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 HSDD: I Have No Sexual Desire, What Can I Do About It?


Do you find yourself with a lack of sexual desire, which is bothersome to you? This could be a symptom of HSDD.

HSDD stands for hypoactive sexual desire disorder, which is a sexual dysfunction characterized by a persistent or recurrent lack of sexual desire or interest in sexual activities. A lack of sexual desire is only considered to be HSDD if it is distressing to the individual and there are no easily modifiable factors that can correct the problem.

This sexual dysfunction can be very upsetting for the person experiencing it, and it may cause strain in their sexual relationship(s). It may also negatively impact their overall well-being. While HSDD can occur in both men and women, it is more commonly reported by women.

There can be various biopsychosocial factors contributing to HSDD, including physical, psychological, and relationship factors. Some potential contributors include hormonal imbalances, certain medications, medical conditions (like thyroid disorders), psychological issues (such as depression, anxiety, or past trauma), and lifestyle factors. A diagnosis of HSDD is considered when people have low sexual desire causing distress not related to or caused by any specific, modifiable factors such as relationship factors or genitourinary syndrome of menopause – those other factors should be treated.

If you experience a lack of sexual desire that is distressing to you, here are a few steps you can take:

Consult a Health Care Professional: If you suspect you have HSDD, it is important to talk to your health care practitioner. This professional can conduct a thorough assessment, possibly including blood tests, to determine potential underlying causes and recommend appropriate treatment options.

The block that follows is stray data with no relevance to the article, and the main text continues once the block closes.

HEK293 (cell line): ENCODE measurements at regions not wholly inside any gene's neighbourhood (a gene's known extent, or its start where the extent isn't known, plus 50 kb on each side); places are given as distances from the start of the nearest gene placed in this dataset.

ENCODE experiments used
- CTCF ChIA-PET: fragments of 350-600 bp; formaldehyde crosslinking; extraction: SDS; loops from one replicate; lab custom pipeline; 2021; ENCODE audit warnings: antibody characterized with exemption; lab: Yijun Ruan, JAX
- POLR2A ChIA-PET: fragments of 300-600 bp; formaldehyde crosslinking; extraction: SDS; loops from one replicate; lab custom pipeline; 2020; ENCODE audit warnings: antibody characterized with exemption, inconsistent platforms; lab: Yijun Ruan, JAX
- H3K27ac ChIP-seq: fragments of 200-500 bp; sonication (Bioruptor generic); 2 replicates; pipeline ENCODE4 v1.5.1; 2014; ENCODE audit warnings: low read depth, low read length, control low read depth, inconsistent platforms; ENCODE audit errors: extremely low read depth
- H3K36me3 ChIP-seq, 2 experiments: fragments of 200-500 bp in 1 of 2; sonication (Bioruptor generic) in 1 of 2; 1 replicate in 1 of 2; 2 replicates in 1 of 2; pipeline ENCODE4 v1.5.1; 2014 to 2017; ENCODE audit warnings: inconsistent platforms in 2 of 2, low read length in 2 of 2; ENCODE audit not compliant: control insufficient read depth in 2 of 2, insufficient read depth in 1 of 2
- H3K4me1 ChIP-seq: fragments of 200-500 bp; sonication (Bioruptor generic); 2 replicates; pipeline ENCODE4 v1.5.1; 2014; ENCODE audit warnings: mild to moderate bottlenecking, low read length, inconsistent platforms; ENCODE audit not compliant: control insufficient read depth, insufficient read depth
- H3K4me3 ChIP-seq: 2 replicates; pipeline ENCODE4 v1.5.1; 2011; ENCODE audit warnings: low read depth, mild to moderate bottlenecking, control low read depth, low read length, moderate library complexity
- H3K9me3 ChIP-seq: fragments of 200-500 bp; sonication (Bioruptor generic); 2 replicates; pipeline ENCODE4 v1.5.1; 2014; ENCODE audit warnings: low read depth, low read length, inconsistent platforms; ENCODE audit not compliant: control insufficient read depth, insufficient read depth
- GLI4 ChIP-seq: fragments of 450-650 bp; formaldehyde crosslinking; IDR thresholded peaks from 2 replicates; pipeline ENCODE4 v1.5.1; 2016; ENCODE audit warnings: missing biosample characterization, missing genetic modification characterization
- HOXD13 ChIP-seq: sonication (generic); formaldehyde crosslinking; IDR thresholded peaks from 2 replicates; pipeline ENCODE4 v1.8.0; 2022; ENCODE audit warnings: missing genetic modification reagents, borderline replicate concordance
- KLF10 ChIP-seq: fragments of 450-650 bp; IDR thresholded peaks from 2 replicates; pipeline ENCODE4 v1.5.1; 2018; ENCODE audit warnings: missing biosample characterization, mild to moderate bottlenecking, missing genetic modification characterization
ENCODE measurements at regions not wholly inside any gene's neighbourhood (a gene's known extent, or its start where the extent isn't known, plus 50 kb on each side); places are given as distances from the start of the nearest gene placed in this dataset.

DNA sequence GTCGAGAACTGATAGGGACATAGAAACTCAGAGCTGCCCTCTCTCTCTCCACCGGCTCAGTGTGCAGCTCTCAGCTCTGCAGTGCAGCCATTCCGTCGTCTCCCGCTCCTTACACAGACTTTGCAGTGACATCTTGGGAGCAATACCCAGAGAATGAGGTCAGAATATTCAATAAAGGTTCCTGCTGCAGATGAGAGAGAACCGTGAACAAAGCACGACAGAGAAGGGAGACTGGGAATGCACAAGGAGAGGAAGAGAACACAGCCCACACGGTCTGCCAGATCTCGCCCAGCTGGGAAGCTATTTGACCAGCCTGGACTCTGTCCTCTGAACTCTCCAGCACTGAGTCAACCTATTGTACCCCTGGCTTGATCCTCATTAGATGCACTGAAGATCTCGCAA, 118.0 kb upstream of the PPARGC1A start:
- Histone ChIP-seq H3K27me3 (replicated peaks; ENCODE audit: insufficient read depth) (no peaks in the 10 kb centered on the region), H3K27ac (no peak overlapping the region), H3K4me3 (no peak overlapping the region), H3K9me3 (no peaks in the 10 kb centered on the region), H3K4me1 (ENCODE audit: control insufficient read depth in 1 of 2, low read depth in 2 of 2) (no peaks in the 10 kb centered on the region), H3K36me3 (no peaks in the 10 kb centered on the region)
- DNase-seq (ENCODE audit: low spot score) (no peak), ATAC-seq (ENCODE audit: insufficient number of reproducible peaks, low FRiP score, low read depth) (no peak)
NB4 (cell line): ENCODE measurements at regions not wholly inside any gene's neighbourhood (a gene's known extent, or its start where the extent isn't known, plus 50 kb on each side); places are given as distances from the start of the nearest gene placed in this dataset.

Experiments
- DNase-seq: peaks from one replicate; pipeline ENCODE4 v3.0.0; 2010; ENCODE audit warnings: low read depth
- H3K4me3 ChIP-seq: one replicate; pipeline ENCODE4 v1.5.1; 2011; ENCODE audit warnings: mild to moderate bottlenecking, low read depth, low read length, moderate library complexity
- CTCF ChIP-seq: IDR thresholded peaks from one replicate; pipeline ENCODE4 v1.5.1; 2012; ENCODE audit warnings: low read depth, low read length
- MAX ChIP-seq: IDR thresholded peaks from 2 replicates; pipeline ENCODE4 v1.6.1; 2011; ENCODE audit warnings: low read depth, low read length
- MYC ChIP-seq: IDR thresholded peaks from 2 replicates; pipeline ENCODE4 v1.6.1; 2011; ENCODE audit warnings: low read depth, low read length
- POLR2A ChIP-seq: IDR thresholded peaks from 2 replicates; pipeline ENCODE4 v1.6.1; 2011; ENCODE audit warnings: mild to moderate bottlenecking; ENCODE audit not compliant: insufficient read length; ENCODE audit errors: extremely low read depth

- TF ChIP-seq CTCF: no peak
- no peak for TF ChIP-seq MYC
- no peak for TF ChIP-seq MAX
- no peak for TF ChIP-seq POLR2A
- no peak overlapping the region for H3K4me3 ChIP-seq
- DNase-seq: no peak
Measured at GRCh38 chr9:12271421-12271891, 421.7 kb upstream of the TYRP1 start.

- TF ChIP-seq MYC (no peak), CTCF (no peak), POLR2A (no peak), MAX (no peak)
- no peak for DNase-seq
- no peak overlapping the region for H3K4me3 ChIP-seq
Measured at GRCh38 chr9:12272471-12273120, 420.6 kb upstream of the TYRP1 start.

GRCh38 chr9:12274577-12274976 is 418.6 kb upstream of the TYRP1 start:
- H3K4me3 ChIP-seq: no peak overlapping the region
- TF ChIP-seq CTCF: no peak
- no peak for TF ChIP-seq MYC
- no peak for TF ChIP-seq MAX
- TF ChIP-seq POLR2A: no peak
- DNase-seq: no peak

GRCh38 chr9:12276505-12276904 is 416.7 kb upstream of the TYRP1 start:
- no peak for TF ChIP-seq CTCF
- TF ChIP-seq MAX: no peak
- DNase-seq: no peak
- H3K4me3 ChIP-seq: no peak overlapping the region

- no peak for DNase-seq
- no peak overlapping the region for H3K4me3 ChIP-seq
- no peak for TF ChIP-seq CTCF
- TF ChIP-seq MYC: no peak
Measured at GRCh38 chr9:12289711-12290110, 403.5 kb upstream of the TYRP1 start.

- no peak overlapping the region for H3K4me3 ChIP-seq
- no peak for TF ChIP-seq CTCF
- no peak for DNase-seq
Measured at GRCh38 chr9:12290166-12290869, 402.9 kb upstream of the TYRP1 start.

Psychotherapy: Counseling or therapy can be beneficial for addressing psychological factors that might contribute to HSDD. Cognitive-behavioral therapy (CBT) or sex therapy might help individuals identify and work through underlying emotional or psychological barriers.

Medications: A health care practitioner might prescribe medications for HSDD. Postmenopausal women could consider off label testosterone. In some cases, medications like flibanserin or bremelanotide might be prescribed to address low sexual desire, but their use should be discussed thoroughly with a health care practitioner.

Lifestyle Changes: Making healthy lifestyle choices can have a positive impact on sexual desire. Regular exercise, stress management, a balanced diet, and adequate sleep can contribute to overall well-being, including sexual health.

Communication With Your Partner: If HSDD is affecting your relationship, open and honest communication with your partner is crucial. Couples therapy or relationship counseling can help address any relational issues that might be contributing to or exacerbated by the disorder.

It’s important to remember that there’s no one-size-fits-all approach to treating HSDD. The appropriate treatment strategy will depend on the individual’s specific circumstances, underlying causes, and personal preferences. Make an appointment with your health care practitioner or a sexual medicine specialist to discuss the best course of action if you are struggling with HSDD symptoms.